Named after Christian County in Kentucky through the influence of emigrants from that county.
Established February 15, 1839 as Dane County (Laws, 1839, p. 104). Name changed to Christian County in 1840.
|EZRA M. MILLER, who resides in Assumption,
is numbered among the honored early pioneers of this part of Illinois. He located in Shelby County, near the present town of Assumption,
when this region was an undeveloped wilderness. In many places the grass grew as high as a man's head while sitting
on his horse. The few settlements were widely scattered, and the work of progress and development seemed hardly
Mr. Miller is a native of Fairfield County, Ohio, born on the 9th of December, 1832. His father, Christian Miller, was a native of Germany, and when a child came to the New World with his parents, the family locating in Pennsylvania. There he grew to manhood, and when a young man went to Ohio, locating in Fairfield County, where he was married. He was a cooper, carpenter and millwright, and followed all three trades in the Buckeye State.
In 1842 he emigrated Westward to Illinois, locating in Shelby County, where he bought a tract of land and opened up a nice farm. There he reared his family and spent the last years of his life. He was called to his final rest February 24, 1893, at the advanced age of eighty-nine years and four months.
He was twice married, his first wife dying in 1837, and his second in February, 1879. Two children were born of the former marriage, Ezra M., and James C., now deceased, and by the latter union there were seven children.
We now take up the personal history of our subject, who was a lad of only ten summers when he came to Illinois, where his boyhood and youth were passed. He had but limited school advantages in his early life and is almost wholly self-educated.
He remained with his father until he had arrived at years of maturity, when he began to earn his own livelihood by hauling rails. After one winter spent in this way he engaged in trading in stock, and the succeeding year embarked as a dealer in hedge plants. For fifteen years his energies were devoted to the raising and setting out of hedge fences. He has planted miles and miles of hedge in Shelby and Christian Counties.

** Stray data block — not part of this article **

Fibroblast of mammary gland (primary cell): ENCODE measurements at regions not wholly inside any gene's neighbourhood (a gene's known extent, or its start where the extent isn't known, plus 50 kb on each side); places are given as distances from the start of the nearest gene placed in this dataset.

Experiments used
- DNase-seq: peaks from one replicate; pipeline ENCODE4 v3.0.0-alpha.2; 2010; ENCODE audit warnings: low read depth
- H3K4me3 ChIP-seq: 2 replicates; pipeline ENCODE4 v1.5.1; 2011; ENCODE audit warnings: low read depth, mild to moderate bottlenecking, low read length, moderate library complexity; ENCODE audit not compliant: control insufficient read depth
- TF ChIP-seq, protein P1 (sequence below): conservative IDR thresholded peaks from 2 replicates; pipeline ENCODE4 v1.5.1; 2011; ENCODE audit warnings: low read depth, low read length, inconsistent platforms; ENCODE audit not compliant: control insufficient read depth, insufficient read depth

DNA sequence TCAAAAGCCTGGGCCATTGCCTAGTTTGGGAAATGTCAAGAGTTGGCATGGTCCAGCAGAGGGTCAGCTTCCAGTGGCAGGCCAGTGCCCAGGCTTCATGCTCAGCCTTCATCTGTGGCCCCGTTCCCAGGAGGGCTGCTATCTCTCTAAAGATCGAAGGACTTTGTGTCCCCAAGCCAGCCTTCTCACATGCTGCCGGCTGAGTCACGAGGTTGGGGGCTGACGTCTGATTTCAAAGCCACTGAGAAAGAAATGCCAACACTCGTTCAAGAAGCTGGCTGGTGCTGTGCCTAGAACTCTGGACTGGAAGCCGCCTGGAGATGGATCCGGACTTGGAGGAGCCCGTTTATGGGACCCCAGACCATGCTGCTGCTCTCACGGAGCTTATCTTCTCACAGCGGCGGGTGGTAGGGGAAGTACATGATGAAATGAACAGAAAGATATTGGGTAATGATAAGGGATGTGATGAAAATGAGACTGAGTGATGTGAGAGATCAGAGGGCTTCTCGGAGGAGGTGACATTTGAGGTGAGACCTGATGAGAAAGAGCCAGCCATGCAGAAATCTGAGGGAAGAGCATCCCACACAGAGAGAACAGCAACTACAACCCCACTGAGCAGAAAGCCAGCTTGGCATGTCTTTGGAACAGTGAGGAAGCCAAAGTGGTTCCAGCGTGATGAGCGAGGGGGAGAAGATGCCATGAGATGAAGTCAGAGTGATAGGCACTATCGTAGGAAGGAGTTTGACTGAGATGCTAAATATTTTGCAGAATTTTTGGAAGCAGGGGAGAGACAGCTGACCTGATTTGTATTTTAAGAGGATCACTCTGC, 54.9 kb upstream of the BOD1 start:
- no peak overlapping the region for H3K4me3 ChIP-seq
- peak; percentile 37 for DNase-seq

In 1862 he turned his attention to farming, and was actively and successfully engaged in agricultural pursuits for twenty years. He first purchased forty acres of land, to which he added from time to time until he now owns four hundred acres of valuable and well-improved land about six miles east of Assumption, and also another tract of forty acres just east of the corporation limits. He is also the owner of a fine residence property in Assumption, in which he now makes his home. He is a worthy example of a self-made man, who commenced life for himself at the lowest round of fortune's ladder, and has steadily climbed upward to a position of affluence, being now numbered among the substantial citizens of the county.
On the 8th of December, 1849, in Shelby County, Mr. Miller was united in marriage with Miss Alice McSherry, a native of Indiana, and a daughter of John W. McSherry, who died in the Hoosier State. Four children have been born of their union: Eva L., wife of George Dickson, a merchant of Finley. Ill.; Lillian, wife of Lon Milligan, a railroad engineer, residing in Amory, Miss.; Rose, wife of W. L. Hinto, a merchant of Decatur; and Maud A., a young lady at home. They also lost three sons and a daughter in early childhood. The parents have given all their daughters good educations.
Politically, Mr. Miller has been identified with the Republican party since casting his first Presidential vote for Hon. John C. Fremont, in 1856. He always votes the Republican ticket at State and national elections, but in local elections votes independently, supporting the man whom he thinks best qualified for the office, regardless of party affiliations. Mr. Miller has spent almost his entire life in Shelby and Christian Counties, and is well known here and in adjoining counties. He possesses good business ability and is an excellent financier, hence his success in life. He is a man of upright character and sterling worth, and he and his estimable wife have the respect and esteem of all who know them.
© Judy Edwards and Genealogy Trails